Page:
You decide to do some online surveys (Jennifer is hugely into Swag Bucks) and then update your Daily Journal, unfortunately you contract a drive-by keylogger *GASP* and it records your login to AxCrypt. Congratulations, all of your files are now vulnerable. Not only can the attacker steal your Daily Journal but they can steal your Sexy Photos as well.
If an attacker can insert a drive-by key-logger then she’s got serious issues because the same attacker can see all the unencrypted data on the system including any temporary caches of the really sensitive data.
Or the attacker could wait until Jennifer next types in her other password (assuming multiple passwords) and then use that to decrypt the really sensitive files. Both rely upon the attacker getting their hands on the data itself… so a key-logger and a trojan.
Jennifer has serious security issues (a trojan and a key-logger) which encryption cannot solve. Jennifer should also educate herself on how to use a computer, avoid malware sites and she should install up-to-date antivirus, firewall and anti-spyware protection.
Axantum has now created a situation where you are AFRAID of using AxCrypt’s encryption (this is the very situation they were trying to avoid) because if you use it on non-critical files you’ll have to do extra work to keep them as safe as you keep your most critical files.
AxCrypt haven’t created this situation and people aren’t afraid of using AxCrypt because it only uses one password.
What would happen if you forget the ONE PASSWORD which encompasses all of your files? Congratulations you’ve introduced a single point of absolute failure.
The opposite is also true. Having one very secure password means the data is much more safe because the user is less likely to forget it. With multiple passwords the chances of forgetting the various passwords are far greater.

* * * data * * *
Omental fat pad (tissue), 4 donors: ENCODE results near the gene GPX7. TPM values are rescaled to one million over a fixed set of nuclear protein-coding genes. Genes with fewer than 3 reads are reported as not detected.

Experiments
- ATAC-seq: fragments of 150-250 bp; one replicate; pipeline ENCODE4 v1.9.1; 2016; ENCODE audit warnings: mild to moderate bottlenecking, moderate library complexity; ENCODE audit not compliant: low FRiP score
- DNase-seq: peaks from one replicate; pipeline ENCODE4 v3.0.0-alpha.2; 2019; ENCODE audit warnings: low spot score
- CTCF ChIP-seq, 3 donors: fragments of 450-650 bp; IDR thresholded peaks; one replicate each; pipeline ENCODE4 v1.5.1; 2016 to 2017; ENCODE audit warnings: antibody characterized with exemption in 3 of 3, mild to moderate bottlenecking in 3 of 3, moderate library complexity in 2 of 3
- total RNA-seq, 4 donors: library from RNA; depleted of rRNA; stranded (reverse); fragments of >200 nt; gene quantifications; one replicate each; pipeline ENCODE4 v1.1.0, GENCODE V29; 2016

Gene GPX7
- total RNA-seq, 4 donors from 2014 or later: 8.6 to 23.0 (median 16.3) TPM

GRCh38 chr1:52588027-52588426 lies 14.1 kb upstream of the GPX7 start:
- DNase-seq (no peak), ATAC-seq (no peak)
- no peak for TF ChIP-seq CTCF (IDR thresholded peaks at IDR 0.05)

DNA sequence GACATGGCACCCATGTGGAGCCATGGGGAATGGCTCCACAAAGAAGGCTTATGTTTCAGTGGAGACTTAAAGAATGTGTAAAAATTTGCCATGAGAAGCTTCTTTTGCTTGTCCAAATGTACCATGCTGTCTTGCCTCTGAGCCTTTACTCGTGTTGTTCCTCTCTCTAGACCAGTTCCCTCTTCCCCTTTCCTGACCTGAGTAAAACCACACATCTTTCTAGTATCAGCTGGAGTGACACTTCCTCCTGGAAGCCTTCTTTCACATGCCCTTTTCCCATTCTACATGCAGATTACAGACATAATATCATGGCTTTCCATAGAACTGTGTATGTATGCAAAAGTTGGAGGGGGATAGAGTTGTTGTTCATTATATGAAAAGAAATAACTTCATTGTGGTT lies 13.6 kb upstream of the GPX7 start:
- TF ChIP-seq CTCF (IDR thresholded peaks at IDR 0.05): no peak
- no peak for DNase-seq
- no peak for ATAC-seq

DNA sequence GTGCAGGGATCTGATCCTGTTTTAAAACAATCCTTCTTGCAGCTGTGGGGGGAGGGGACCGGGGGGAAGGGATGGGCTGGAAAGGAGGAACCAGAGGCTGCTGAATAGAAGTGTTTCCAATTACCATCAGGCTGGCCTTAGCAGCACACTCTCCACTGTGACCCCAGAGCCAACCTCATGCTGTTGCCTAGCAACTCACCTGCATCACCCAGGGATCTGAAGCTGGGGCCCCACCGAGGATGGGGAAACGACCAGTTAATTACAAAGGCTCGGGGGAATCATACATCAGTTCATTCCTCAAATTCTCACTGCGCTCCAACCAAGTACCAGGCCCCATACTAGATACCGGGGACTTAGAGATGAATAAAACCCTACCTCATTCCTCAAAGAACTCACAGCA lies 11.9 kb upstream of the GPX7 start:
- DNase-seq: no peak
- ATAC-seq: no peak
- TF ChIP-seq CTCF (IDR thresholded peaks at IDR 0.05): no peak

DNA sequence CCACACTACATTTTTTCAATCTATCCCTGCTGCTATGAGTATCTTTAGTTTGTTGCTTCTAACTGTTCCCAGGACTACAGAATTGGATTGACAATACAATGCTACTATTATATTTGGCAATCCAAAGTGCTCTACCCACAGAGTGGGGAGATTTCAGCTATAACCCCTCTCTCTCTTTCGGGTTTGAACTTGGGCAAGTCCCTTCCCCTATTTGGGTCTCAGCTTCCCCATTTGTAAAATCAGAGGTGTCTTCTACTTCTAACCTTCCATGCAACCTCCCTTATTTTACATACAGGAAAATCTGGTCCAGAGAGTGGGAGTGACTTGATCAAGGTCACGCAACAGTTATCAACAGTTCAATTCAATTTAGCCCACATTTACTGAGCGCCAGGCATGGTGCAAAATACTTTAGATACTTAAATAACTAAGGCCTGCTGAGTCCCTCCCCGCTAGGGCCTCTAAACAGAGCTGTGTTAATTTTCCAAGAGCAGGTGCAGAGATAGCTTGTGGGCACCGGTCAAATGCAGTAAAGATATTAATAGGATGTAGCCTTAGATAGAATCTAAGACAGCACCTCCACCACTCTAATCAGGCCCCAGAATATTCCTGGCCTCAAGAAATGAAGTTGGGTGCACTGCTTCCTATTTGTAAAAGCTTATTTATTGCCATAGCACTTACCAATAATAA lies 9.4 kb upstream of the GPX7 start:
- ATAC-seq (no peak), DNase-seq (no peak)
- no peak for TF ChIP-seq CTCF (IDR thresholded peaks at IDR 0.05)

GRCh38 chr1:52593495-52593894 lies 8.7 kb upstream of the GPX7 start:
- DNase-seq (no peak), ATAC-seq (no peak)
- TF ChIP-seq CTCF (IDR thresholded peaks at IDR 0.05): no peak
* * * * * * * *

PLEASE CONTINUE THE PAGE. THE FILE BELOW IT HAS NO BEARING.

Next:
If Jennifer is really sensible she’d use a password manager to store her really secure AxCrypt password – or is Jennifer afraid of that “single point of absolute failure” too – despite all the evidence to the contrary [on the efficacy of password managers]?
Don’t get me wrong, Axantum isn’t being intentionally malicious or insulting they’re just treating all users – even the most advanced and cautious users – as though they’re as forgetful, misinformed, and lazy as the lowest user.
AxCrypt isn’t designed for advanced users – it’s designed for everyday computer users who want a simple, modern interface with mobile apps. Advanced users will use pre-scripted shell commands piped into GPG which allows them to choose their own encryption algorithm, hashing algorithm, number of iterations, file output format etc.
AxCrypt is intended for people who want the simplicity of something like an iPhone. Design it simply and more people will use it. Design it so that only tech savvy (advanced) users can understand it and the everyday user won’t use it.
Advanced users are unlikely to ever use AxCrypt because the alternatives GPG and OpenSSL have been out there for years and integrate tightly into their existing workflow like SSH. So what’s the point in implementing lots of bells and whistles if that’s not their target audience?
AxCrypt 2 is not for highly security conscious users, it’s serves the lowest common denominator.
The lowest common denominator AKA 99% of users. Please try breaking the encryption though – the cryptographic community and world powers would be extremely interested and you could become a multi-billionaire overnight.
This isn’t my only complaint with AxCrypt 2 but it is by far my biggest.
Don’t use it then; there’s lots of other software out there.
I’m a user as well. I’m also a competent mathematician, programmer and engineer and I appreciate being able to use something quick and easy without all the complications and hideously archaic GPG commands that can destroy an encrypted file in an instant because of a small typographical error.
You’re criticising a developer who chooses to make his software available for free and who contributes to the open source world. If you can do any better why don’t you fork AxCrypt and we’ll all take a look at your input.